Ecological urban design
Many cities, especially those in Europe, were originally designed on a human scale, and higher-density living in the inner suburbs circumvents the need to own a car. Some large centres such as Munich and Copenhagen have in recent decades pedestrianised substantial CBD areas, creating attractive spaces for people to stroll, congregate, relax, or sit at pavement cafés.
One of the most intelligent advocates for the ecological city is Brisbane author David Engwicht. In his influential book Towards an EcoCity: Calming the Traffic, he makes the point that cities originally grew up as places for exchange and interaction, in the era before mobility became the number one priority. He believes that cities have tended to morph from ‘places’ into ‘destinations’, and where this has occurred, the social, aesthetic and noise impacts have lowered everyone’s quality of life. Sprawling outer suburbs of Australian cities are often considered to be more desirable than their busier inner counterparts. At the same time, inner-urban houses within walking distance of the nearest shopping street may be demolished or relocated to pave the way for ubiquitous strips of motels, fast-food restaurants, car showrooms and industrial units. The fact that this population displacement is liable to aggravate car-dependent sprawl is a good argument for preserving these buildings via rezoning measures. The Danish capital Copenhagen retains the fabric of communities by no longer clearing inner-city slums; these are renovated even when this is more expensive than building new housing.
Existing urban layouts tend to impose their own limitations on the scope of future plans, and become entrenched, making it increasingly difficult to break the mould. For this reason, there are major advantages in designing for car alternatives sooner rather than later, as some environmentalists have long been urging.
Car-free development initiatives
The past few years have seen numerous car-free residential development experiments. Examples include GWL-terrein in Amsterdam and the interestingly named Stadthaus Schlump in Hamburg. Germany is a pioneer in this field, with at least 26 such projects, most of which have been over-subscribed. One of Australia’s best examples is Christie Walk, an Adelaide co-housing community designed by the grassroots group Urban Ecology Australia.
As a whole, car-free developments often have the environmental benefit of re-using ex-industrial ‘brownfield’ sites on the high-density urban periphery. This represents a more ecological and aesthetic alternative to the further encroachment of the city edge on villages, towns, forests and productive agricultural land. Typically, residents will commit to not owning a car; the lack of parked vehicles can humanise a development while providing scope for innovative layouts that nurture a sense of community. An absence of access roads and parking facilities frequently lowers the overall construction costs. Easy access to public transport is vitally important, and ideally some facilities will be situated within walking distance of one’s home.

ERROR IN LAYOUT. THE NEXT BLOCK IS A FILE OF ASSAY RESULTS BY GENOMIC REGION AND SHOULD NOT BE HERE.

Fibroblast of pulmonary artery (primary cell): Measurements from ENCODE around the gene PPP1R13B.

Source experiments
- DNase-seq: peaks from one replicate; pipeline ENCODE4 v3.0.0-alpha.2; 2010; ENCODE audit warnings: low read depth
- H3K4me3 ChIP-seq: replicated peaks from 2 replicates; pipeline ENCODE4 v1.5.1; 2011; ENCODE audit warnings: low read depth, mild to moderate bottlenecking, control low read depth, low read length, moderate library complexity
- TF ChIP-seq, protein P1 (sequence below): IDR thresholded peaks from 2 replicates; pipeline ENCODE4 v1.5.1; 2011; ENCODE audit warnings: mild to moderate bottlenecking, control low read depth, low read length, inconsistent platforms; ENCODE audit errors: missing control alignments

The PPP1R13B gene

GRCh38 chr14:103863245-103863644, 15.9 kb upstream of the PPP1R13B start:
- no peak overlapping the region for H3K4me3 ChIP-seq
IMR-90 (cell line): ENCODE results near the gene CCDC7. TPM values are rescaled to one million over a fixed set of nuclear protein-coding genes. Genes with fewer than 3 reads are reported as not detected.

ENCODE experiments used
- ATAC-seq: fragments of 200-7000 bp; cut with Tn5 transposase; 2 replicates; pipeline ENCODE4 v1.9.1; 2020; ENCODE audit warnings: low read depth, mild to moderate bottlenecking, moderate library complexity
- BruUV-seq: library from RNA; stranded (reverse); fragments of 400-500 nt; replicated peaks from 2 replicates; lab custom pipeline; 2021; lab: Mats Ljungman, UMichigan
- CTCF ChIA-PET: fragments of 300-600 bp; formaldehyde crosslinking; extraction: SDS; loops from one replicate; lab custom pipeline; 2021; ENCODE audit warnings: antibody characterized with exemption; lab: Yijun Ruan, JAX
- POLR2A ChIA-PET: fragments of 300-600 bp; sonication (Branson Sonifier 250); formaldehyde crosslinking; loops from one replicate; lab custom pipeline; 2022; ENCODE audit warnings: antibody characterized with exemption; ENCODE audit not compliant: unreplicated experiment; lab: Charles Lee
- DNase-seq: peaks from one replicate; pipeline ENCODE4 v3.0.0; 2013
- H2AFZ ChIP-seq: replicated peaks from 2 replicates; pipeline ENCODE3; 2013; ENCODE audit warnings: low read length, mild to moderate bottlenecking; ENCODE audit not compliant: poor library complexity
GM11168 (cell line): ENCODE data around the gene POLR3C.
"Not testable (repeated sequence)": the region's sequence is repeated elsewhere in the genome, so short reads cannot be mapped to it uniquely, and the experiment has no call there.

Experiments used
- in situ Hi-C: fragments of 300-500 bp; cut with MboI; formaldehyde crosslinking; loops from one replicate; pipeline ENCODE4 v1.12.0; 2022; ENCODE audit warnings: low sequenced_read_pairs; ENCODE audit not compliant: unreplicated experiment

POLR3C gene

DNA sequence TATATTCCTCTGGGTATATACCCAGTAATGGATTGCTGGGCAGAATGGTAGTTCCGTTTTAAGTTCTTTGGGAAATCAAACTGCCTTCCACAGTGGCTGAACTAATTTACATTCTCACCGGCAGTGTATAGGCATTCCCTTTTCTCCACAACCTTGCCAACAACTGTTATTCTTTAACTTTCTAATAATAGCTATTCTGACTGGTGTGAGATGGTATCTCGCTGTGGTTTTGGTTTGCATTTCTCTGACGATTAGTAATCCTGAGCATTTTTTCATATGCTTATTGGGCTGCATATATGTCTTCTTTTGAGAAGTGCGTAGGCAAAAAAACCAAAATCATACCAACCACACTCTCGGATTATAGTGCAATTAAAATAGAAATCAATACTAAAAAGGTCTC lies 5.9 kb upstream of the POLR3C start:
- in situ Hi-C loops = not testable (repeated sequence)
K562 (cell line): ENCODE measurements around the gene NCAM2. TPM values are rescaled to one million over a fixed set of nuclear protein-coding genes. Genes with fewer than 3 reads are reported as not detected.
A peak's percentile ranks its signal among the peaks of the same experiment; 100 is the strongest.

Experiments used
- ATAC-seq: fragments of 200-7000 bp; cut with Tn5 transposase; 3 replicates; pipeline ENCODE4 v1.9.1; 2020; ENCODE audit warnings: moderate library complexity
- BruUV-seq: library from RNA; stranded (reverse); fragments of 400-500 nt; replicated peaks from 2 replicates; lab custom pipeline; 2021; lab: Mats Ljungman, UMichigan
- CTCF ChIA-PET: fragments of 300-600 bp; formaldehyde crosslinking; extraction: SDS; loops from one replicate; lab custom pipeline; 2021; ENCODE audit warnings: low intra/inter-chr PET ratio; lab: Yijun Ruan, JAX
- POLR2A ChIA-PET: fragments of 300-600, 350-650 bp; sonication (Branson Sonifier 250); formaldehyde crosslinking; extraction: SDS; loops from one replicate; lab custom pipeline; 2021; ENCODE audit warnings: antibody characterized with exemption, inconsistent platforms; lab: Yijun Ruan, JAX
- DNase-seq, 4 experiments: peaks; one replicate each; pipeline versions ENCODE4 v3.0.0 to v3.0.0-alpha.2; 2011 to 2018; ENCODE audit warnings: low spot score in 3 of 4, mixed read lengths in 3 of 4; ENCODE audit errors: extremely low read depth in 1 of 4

Does the car have a future?
Many believe that a global oil production peak will occur before the decade’s end. Unless alternative fuels are found, the combination of a declining oil supply coupled with increasing demand may at a future point pose a challenge to the future of private transport.
For this reason, Gregory Green’s recent hard-hitting documentary ‘The End of Suburbia’ challenges the wisdom of continuing down the path of environmentally unsustainable sprawl. In a fuel scarcity scenario, the suburban fringe would swiftly become one of the least desirable places to live.
Although a car-free world is probably a distant prospect, steps have been taken in numerous cities to limit motor vehicle access while creating a better quality of life for residents. As these initiatives become bolder, an increasing number of citizens will hopefully enlarge their ideas of what the city could represent.
CarBusters magazine www.carbusters.org
World Car Free Network www.worldcarfree.net
Car-Free Cities www.carfree.com
David Engwicht www.lesstraffic.com
Car Sharing Network www.carsharing.net
GoGet CarShare www.goget.com.au
Needaride (lift-sharing) www.needaride.com.au
Car-free days In the mid-1990’s, September 22nd was chosen as International Car-Free Day. Since then, a growing network of towns and cities has lent support to this annual event by encouraging citizens to either reduce trips or leave the car at home. Through promoting such behaviour, organisers of car-free days hope that awareness can be raised about non-car travel possibilities. Unsurprisingly, most participating authorities have been in European countries. Going one step further, Paris has closed some streets to traffic on Sundays and public holidays, in favour of walkers, cyclists and rollerbladers. The city is also considering a long-term plan to ban cars from its four central districts, exempting residents and other essential vehicle movements. Similar steps have been taken in the Colombian capital, Bogota. While Australia has been slower to catch on, the WA city of Fremantle organised ‘Shed Your Car Day’ in May 2002. Central streets were closed off to traffic, and a variety of creative activities took place in its absence.